Chicago Bulls Trade Value Rankings Heading into 2016-17 NBA Trade Deadline
I don’t want to sound hyperbolic here, but it has been a dramatic couple of weeks for the Chicago Bulls.
General manager Gar Forman fined all three. According to K.C. Johnson of the Chicago Tribune, there was a 75-minute team meeting where everyone was heard: “According to several participants, the young players were extremely vocal in the meeting.”
Head coach Fred Hoiberg made Butler and Wade come off the bench for the next contest, which was awful, as the Heat beat the Bulls 100-88 on Jan. 28. "It's the worst game we've played all year, in my opinion," Hoiberg said, according to ESPN.com’s Nick Friedell.
It looked like the Bulls were on the precipice of imploding, but in the two games since, they've beaten the Philadelphia 76ers 121-108 and the Oklahoma City Thunder 128-100. For just the second time this season, and the third in the Hoiberg era, the Bulls had consecutive games with 25 assists while shooting 50 percent from the field, according to Basketball-Reference.com.
Per NBA.com, their net rating during those two contests was plus-25.1. A two-game sample size is meaningless in the macro, but does it mark a turning point for the Bulls in the micro? We’re about to find out.
Oklahoma City marked the beginning of a six-game road trip that will also pit the Bulls against the Houston Rockets (Feb. 3), Sacramento Kings (Feb. 6), Golden State Warriors (Feb. 8), Phoenix Suns (Feb. 10) and Minnesota Timberwolves (Feb. 12). Then, their first two games when they get back home are against the Toronto Raptors (Feb. 14) and the Boston Celtics (Feb. 16) before heading into the All-Star break.
That’s an eight-game stretch with six road games and six games against teams on pace to win 50 or more games. I suspect that whether—and how much—the Bulls newfound chemistry survives that ordeal will determine the Bulls' trade plans.
Under normal circumstances, Jimmy Butler would be untouchable. But there is nothing about the Bulls’ situation that is normal.
There is one caveat: They should only trade him with the intent of blowing the entire thing up and rebuilding from scratch.
If their goal is winning, then it is hard to imagine a situation where any trade involving Butler makes them immediately better. That’s because, to get better without him, they’d have to acquire a player who is better than him, and that player is just not available.
If the Bulls do go with the nuclear option, though, one would hope they might extend that through the organization. Gar Forman has been loath to rebuilding and has instead insisted on staying in the quagmire of mediocrity, seemingly more enamored with the endorsement allure of big names like Dwayne Wade than building a roster that works together.
Little to No Trade Value
Isaiah Canaan, PG
Isaiah Canaan appears to have season tickets on the end of the bench. He has logged a total of about 31 minutes in six games since the middle of December. His garbage-time appearance against the Thunder was his first since January 12. The phone is not ringing for him.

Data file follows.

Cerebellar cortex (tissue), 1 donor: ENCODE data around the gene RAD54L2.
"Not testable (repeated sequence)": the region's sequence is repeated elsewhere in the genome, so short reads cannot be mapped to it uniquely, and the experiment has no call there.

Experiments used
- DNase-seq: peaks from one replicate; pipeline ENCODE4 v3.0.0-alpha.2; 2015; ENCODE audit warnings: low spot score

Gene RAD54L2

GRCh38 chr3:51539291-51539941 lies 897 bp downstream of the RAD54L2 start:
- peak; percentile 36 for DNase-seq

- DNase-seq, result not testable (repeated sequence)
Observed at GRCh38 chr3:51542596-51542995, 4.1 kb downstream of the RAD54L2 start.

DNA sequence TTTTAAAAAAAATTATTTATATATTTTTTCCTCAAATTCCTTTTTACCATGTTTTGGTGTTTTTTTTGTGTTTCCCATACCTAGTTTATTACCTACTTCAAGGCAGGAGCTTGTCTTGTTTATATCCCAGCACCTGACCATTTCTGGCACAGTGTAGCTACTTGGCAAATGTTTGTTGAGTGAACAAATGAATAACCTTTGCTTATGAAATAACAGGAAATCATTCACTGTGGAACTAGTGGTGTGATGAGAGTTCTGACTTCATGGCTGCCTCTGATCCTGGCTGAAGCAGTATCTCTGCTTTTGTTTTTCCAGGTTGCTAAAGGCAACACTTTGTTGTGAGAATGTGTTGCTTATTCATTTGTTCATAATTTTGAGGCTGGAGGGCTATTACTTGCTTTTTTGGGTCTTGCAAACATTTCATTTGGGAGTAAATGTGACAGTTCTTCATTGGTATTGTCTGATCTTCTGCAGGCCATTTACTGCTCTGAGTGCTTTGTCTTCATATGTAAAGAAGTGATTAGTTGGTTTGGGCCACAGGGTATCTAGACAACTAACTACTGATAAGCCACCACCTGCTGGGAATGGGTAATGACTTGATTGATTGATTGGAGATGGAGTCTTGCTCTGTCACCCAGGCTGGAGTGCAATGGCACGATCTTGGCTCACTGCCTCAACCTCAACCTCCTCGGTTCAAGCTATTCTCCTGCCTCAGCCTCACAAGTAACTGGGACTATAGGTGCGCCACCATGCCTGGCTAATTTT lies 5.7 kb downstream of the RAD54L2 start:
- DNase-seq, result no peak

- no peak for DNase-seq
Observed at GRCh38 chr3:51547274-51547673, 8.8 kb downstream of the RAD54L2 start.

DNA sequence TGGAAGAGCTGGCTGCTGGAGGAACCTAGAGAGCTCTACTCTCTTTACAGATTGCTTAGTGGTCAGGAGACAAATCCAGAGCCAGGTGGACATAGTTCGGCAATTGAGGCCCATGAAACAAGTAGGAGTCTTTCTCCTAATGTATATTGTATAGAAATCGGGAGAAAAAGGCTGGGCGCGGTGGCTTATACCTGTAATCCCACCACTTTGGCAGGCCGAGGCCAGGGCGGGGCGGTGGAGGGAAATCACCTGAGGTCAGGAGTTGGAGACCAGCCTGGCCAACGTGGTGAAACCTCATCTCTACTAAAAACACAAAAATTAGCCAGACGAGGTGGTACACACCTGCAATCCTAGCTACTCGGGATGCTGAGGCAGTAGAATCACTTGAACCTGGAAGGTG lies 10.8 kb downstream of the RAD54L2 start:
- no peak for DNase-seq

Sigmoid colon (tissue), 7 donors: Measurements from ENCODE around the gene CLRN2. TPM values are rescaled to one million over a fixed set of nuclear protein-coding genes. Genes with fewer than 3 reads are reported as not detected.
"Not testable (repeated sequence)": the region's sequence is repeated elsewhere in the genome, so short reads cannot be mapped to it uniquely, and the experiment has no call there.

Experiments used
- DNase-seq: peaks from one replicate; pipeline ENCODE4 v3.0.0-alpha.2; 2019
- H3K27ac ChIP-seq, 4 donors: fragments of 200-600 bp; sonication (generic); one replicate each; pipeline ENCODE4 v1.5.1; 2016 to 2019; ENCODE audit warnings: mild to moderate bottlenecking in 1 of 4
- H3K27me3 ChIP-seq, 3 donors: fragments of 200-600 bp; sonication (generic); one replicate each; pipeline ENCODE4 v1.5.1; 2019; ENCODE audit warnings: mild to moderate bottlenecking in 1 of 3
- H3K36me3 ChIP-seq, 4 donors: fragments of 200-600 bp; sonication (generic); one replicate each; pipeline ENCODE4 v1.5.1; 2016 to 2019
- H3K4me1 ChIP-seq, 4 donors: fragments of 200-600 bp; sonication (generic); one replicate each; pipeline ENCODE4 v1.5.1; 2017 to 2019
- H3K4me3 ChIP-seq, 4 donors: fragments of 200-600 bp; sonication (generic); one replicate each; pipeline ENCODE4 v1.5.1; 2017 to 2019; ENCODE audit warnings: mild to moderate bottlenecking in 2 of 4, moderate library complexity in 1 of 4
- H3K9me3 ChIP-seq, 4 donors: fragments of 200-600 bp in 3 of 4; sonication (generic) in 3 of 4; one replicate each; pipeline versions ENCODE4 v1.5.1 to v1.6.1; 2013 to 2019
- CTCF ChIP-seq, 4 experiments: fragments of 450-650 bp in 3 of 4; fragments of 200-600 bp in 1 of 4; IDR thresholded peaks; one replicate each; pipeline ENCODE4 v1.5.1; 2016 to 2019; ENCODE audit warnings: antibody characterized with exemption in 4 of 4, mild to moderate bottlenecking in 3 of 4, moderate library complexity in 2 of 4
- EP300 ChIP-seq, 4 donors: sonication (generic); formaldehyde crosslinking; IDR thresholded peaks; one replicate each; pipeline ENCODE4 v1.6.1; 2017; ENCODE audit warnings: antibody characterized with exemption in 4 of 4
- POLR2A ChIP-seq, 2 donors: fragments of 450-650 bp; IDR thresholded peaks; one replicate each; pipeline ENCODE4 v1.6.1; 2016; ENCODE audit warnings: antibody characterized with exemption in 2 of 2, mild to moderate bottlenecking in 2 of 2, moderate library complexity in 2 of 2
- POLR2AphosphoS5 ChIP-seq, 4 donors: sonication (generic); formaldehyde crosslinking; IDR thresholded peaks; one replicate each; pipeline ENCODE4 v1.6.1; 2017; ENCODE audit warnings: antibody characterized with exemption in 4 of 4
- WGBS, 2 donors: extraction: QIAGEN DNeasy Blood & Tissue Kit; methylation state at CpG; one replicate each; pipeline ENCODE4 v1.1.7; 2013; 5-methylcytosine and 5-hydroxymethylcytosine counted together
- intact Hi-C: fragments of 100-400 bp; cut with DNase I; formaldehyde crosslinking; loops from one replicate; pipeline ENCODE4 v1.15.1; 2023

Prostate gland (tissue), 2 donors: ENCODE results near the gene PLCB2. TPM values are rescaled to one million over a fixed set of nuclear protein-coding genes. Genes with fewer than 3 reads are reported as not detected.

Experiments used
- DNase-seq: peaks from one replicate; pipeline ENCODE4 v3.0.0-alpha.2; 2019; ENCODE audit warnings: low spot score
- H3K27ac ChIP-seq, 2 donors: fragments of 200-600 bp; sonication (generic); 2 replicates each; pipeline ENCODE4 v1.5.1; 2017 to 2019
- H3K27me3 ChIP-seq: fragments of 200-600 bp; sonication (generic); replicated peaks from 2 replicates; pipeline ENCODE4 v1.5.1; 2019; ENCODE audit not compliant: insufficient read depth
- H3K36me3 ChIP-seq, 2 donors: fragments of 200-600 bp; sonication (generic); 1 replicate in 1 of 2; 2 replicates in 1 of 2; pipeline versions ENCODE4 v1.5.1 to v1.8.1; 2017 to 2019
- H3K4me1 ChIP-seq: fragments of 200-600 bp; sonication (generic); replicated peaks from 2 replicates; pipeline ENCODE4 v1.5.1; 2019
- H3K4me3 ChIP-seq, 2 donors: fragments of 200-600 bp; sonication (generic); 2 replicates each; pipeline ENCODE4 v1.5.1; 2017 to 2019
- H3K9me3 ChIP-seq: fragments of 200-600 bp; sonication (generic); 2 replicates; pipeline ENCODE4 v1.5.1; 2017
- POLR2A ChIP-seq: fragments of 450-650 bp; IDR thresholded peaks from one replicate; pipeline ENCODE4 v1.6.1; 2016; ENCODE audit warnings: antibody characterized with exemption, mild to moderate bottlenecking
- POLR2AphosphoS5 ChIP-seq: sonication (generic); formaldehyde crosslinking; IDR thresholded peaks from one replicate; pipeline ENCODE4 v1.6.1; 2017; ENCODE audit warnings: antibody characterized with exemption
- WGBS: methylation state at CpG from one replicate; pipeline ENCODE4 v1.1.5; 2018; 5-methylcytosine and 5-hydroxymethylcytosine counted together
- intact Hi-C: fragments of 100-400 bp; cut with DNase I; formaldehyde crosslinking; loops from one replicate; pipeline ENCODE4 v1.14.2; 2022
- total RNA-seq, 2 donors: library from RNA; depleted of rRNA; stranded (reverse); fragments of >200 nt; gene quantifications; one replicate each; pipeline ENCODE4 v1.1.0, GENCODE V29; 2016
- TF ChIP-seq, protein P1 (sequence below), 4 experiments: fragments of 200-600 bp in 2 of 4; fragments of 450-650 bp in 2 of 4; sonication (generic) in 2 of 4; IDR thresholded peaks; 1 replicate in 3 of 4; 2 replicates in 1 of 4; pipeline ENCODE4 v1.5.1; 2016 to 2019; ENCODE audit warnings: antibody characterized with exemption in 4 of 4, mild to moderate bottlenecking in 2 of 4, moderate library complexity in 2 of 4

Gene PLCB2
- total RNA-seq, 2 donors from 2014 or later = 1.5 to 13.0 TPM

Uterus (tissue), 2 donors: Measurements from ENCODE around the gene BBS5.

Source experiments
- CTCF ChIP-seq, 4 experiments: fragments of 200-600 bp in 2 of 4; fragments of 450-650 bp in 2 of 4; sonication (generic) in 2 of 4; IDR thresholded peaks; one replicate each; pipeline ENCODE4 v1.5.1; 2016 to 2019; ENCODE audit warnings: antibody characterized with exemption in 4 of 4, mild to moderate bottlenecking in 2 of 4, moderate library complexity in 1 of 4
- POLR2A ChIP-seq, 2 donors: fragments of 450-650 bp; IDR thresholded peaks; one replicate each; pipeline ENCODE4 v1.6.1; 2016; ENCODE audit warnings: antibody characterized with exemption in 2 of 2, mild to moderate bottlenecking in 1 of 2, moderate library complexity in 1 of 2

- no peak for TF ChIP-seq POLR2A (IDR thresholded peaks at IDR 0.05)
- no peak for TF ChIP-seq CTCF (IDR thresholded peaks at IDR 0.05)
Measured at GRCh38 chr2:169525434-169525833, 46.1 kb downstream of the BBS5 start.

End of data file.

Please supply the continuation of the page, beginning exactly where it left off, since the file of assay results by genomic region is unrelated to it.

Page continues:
Paul Zipser, PF
Zipser has been getting a few minutes lately as the Bulls have dealt with injuries, and he’s had some good moments. Since finding a spot in the rotation nine games ago, he’s averaging 8.2 points and 3.0 rebounds in 21.8 minutes per game. He’s also shooting 36.7 percent from deep. That’s encouraging but not enough to trade for.
Rajon Rondo, PG
Rondo has his fans everywhere, and that appears to include the Chicago Bulls’ locker room. The problem is, he seemingly has a toxic influence everywhere too. His situation with the Dallas Mavericks became so bad they booted him from the team in the middle of a playoff series.
After not being invited back to the Sacramento Kings, Rondo threw shade on the organization, ignoring whatever part he played in the tumult.
Now, he’s on a third team and a third controversy. Just because he has people on his "side" doesn’t mean he’s not sowing seeds of derision—in fact, that he has a side suggests he is.
Dwyane Wade, SG
It appears from the bleachers that at least some of the friction also has to do with Wade and how he treats the younger players. During a podcast on Zach Lowe’s The Lowe Post, ESPN.com’s Nick Friedell spoke at length about the relationship, pointing out that some of the friction derived not from Wade’s postgame comments, but issues fermenting long before that.
Friedell also suggested that some of the finger-pointing habits have impacted Butler:
"As far as the leader; as far as the guy who’s going to get everybody on the same page. I think he’s still struggling with that. And I say that having watched Dwyane Wade really help him with that. But Dwayne’s just as bad, Zach. And I think that’s where Jimmy’s starting to learn some of this from.”
Considering that in addition to those issues, Wade, who is sitting on a $23.8 million player option next year, per Spotrac.com, is in serious decline (his 19.3 player efficiency rating is the second lowest of his career, according to Basketball-Reference.com), there’s no chance anyone is looking to take him on.
Filler and Throw-Ins
Denzel Valentine, SG/SF
Denzel Valentine—the Bulls' first-round pick this year (No. 14)—has been good in moments. His best game came against the Washington Wizards on Jan. 10, when he tallied 19 points, two assists and two rebounds. Inexplicably, he was dropped out of the rotation after that, appearing in just three games since.
Valentine told K.C. Johnson of the Chicago Tribune: